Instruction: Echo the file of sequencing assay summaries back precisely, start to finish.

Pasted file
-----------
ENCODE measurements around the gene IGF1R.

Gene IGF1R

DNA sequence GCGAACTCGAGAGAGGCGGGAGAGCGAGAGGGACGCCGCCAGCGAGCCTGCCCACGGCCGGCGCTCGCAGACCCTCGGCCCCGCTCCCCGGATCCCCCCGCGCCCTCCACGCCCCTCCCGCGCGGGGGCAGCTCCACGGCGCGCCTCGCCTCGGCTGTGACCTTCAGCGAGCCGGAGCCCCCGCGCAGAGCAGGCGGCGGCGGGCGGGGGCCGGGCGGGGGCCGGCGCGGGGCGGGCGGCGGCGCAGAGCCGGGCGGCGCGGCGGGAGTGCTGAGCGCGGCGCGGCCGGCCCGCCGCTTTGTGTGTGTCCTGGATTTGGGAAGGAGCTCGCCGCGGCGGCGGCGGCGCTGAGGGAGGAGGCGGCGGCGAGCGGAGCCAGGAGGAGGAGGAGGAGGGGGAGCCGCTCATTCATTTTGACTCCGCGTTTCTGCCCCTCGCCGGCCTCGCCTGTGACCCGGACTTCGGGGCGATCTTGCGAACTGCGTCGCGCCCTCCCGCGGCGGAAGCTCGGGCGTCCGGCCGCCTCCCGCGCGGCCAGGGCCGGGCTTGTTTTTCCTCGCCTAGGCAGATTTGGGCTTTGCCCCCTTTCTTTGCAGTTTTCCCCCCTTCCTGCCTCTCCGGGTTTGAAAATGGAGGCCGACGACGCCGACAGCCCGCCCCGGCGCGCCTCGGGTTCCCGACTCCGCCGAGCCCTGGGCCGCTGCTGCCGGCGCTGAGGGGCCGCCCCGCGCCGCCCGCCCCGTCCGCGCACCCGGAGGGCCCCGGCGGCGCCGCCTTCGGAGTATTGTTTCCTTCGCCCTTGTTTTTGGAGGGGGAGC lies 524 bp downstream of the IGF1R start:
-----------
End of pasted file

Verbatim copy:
ENCODE measurements around the gene IGF1R.

Gene IGF1R

DNA sequence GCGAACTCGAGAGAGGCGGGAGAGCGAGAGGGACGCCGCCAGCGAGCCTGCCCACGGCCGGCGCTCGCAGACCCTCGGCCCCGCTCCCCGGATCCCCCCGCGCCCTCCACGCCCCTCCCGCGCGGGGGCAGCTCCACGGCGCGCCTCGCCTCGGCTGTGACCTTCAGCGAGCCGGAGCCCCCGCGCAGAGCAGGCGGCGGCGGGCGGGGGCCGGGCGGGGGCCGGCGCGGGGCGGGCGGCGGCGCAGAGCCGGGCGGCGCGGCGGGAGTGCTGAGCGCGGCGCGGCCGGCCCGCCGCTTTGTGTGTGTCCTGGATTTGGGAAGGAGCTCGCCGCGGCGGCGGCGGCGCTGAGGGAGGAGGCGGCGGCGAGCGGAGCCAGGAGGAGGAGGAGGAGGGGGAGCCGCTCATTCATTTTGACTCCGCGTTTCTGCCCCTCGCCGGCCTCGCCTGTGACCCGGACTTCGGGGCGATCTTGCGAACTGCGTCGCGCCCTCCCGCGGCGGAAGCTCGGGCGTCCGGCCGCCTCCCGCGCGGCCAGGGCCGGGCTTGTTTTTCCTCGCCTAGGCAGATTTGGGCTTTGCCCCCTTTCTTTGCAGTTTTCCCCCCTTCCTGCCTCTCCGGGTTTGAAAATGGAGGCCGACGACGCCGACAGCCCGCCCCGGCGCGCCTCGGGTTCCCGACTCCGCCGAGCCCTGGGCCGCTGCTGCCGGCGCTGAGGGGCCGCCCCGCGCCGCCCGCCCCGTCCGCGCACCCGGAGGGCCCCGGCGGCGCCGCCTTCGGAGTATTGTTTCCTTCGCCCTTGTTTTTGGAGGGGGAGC lies 524 bp downstream of the IGF1R start: